• Piston. The Badassasaurus is a decent challenge/threat, but Piston himself a complete pushover, and deliberately so.
    • Professor Nakayama. To be fair, he does tell you over the ECHOnet that he's pretty scared and unprepared for you as you finish the story missions, but when you end up fighting him, he falls down the stairs, and you can easily shoot him as it happens. Or if you don't, he dies anyway from falling down the stairs. Largely averted with his secret weapon boss which you fight prior to him though.
    • Arguably played with with the Warrior. Despite the incredible build up to a fight with the Warrior, if you have a fast-firing weapon that does enough damage, (preferably a powerful Jakobs assault rifle, as the Gatling Gun and Cannon variants are especially good) you can make the Warrior submerge into the lava with enough damage, before he can even attack once, especially on Solo. Or camping out with a decent Sniper Rifle and snipe its glowing chest plates from a far enough distance. This makes a normally incredibly difficult and climactic fight pathetically easy to the point where the Crystalisks are arguably more difficult than the Warrior itself. This is true even on True Vault Hunter Mode and the even harder Ultimate Vault Hunter Mode.
    • Parodied in the "Victims of the Vault Hunters" sidequest. Sparky Flynt, the son of Captain Flynt, gathers together six of the deadliest assassins in the galaxy to get revenge on the Vault Hunters. However, the Running Gag is that all of the assassins are already long dead by the time the player encounters them. Sparky himself ends up being the final boss of the questline, but as expected, he's a complete pushover.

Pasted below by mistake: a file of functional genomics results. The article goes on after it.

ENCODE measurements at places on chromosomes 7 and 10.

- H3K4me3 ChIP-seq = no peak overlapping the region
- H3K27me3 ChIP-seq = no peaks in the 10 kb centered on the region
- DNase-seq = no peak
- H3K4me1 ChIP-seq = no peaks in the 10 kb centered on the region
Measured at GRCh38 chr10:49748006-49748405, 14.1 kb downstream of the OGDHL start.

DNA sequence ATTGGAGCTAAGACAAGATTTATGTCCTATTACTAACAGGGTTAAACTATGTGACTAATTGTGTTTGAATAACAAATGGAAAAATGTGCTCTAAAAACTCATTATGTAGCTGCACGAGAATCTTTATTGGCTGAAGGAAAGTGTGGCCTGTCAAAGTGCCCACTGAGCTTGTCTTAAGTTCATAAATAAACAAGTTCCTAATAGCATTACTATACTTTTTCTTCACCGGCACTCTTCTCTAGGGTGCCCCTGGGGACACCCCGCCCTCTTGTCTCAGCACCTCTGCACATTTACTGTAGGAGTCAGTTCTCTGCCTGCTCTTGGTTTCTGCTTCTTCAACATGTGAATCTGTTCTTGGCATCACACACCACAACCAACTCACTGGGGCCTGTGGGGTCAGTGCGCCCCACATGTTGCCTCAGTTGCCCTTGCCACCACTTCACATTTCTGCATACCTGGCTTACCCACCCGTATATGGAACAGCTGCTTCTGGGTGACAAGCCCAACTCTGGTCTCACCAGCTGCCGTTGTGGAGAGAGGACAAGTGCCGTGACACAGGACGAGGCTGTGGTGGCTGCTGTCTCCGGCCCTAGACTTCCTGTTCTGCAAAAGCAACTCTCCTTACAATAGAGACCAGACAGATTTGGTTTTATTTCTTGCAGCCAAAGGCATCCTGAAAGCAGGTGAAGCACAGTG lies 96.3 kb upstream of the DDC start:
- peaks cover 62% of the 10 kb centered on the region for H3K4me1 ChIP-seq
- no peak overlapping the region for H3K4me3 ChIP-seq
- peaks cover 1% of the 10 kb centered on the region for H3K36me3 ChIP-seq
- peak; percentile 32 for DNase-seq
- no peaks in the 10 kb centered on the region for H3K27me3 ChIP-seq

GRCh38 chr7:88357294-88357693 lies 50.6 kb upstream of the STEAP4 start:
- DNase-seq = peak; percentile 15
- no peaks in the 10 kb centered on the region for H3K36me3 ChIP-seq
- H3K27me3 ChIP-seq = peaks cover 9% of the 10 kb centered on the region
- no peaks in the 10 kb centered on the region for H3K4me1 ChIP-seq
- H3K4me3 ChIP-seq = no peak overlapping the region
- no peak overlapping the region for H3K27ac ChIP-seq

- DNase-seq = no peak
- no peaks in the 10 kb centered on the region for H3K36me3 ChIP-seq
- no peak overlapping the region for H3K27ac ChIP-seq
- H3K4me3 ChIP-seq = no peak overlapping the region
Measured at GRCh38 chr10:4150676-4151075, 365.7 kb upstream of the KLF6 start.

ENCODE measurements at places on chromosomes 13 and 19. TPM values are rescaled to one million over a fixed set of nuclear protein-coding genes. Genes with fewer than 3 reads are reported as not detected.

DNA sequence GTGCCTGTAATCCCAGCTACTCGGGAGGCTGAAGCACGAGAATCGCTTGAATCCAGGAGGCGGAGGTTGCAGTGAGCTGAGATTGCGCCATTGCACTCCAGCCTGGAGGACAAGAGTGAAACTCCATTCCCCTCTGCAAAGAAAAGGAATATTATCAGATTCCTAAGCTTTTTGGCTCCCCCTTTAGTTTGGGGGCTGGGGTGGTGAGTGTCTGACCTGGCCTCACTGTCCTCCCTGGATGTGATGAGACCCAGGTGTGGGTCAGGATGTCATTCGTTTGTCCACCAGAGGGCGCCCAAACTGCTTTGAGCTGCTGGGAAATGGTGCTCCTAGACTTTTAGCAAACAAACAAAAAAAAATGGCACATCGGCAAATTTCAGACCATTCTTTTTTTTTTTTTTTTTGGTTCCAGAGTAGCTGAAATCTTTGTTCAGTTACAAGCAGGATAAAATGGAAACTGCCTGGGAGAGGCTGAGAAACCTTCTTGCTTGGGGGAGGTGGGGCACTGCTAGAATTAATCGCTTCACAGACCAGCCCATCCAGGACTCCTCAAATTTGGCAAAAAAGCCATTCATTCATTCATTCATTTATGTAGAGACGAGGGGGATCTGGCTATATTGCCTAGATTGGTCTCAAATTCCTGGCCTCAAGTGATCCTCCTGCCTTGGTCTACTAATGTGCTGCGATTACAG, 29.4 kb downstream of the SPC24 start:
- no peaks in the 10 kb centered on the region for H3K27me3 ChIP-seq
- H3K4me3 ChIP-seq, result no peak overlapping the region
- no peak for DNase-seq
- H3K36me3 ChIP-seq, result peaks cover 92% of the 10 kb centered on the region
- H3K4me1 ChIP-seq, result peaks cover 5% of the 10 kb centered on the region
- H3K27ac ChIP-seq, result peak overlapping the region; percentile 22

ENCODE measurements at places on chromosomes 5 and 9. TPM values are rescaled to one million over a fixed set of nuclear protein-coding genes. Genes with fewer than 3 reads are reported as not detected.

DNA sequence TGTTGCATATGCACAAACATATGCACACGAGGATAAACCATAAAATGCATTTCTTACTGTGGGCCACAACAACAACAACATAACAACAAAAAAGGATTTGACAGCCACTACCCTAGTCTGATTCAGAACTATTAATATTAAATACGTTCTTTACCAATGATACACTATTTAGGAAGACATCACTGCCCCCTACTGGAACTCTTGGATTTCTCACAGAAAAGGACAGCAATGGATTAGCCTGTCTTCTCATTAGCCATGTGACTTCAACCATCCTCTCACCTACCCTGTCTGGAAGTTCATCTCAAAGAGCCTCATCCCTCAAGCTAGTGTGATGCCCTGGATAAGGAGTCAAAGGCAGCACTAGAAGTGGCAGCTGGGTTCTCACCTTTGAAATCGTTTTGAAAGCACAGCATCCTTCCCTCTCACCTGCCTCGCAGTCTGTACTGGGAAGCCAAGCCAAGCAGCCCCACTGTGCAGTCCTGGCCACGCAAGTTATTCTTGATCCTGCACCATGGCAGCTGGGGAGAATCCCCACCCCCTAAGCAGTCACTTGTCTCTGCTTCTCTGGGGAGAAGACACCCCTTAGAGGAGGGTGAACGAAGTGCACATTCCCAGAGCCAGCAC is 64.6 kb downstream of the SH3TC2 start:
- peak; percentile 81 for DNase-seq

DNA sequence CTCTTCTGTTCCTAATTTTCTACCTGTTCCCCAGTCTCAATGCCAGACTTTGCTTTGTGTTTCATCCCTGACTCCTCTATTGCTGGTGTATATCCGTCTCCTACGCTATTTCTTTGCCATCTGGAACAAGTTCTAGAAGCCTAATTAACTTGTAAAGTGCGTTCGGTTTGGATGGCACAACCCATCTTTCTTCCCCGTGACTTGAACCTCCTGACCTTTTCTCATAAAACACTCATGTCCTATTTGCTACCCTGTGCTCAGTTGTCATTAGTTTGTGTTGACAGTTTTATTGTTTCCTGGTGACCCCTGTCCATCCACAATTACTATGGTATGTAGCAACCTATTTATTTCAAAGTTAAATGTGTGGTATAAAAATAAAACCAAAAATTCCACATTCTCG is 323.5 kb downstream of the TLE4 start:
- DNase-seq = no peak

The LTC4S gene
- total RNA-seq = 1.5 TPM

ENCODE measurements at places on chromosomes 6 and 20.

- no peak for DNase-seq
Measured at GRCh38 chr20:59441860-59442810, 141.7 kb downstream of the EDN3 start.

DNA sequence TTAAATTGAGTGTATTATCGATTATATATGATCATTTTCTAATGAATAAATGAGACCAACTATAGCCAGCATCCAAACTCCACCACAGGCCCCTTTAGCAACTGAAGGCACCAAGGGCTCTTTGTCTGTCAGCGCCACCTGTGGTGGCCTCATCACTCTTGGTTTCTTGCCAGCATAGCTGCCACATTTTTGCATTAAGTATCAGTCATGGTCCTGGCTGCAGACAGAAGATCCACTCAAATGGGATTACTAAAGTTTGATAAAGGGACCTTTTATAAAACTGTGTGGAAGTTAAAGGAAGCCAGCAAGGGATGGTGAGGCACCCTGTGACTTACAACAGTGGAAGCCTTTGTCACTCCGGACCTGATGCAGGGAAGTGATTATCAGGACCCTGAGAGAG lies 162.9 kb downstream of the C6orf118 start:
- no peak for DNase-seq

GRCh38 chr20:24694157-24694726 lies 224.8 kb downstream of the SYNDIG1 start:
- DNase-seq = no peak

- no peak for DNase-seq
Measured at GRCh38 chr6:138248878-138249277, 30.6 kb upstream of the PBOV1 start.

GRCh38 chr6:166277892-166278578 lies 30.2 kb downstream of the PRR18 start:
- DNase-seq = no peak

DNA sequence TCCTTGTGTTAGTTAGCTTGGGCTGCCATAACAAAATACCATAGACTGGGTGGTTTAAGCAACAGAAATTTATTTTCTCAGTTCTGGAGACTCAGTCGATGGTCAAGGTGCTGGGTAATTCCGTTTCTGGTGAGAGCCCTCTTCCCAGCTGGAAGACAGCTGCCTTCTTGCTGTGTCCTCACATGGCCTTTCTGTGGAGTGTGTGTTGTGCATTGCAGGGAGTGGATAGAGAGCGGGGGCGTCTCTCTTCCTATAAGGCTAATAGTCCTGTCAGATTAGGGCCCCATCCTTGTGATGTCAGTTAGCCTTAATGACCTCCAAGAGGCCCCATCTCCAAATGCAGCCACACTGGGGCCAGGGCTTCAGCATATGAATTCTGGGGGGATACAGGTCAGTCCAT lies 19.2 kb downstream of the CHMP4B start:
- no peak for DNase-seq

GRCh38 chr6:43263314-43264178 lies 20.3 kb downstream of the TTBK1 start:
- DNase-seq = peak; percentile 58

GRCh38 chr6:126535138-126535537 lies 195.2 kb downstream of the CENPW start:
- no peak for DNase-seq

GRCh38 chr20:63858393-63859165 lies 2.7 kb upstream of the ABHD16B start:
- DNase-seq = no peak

• Author's Saving Throw: When the base game was released some complaints cropped up over Tiny Tina's characterization, mainly the fact that she was a white girl talking like a sterotypical Sassy Black Woman. Starting with her re-appearances in the DLC and continuing into The Pre-Sequel, more focus was put on her being a Genki Girl laden with Troubling Unchildlike Behavior.
  • Anvilicious: In Tiny Tina's Assault on Dragon Keep, Mr. Torgue wants to take part in the game, but Lilith is suspicious of him being a "fake geek," just in it because it's popular. The quest line ends with her realizing he shouldn't have to prove himself. This, of course, mirrors the problems some real-world female gamers claim to have had to deal with.
    Anthony Burch: I've found the whole "fake geek girl" thing alternately interesting and depressing, so there's a quest about it in Tiny Tina’s Assault on Dragon Keep. It's called "Fake Geek Guy," because my writing is about as subtle as a sledgehammer. To the face. Of your grandmother.
  • Base-Breaking Character: Tiny Tina. Some find her to be a hilarious Badass Adorable, but others find her to be an obnoxious Bratty Half-Pint. Later DLC packs would give Tina more characterization, which would help her get more fans and less detractors as a result.
  • Best Boss Ever: The BNK3R. It's a huge target, has lots of health, and all of its attacks are highly telegraphed. This means you get to shoot things a lot but aren't in too much danger; the perfect Breather Boss to cap off the frantic level that came before it.
  • Best Level Ever:
    • The mission where you rescue Roland from atop a dam. It's likely your first encounter with loaders, or else the first time en masse, and the pace is frantic but manageable, especially since there's bandits mixed in and not too many badass enemies. So you get to plow your way through loads of an entirely new enemy type with 5 crit spots that explodes when it dies (with awesome music in the background), and to top it all off, there's a satisfying (but difficult!) boss battle waiting at the end. Best of all is when you've got an Infinity to plow through everything.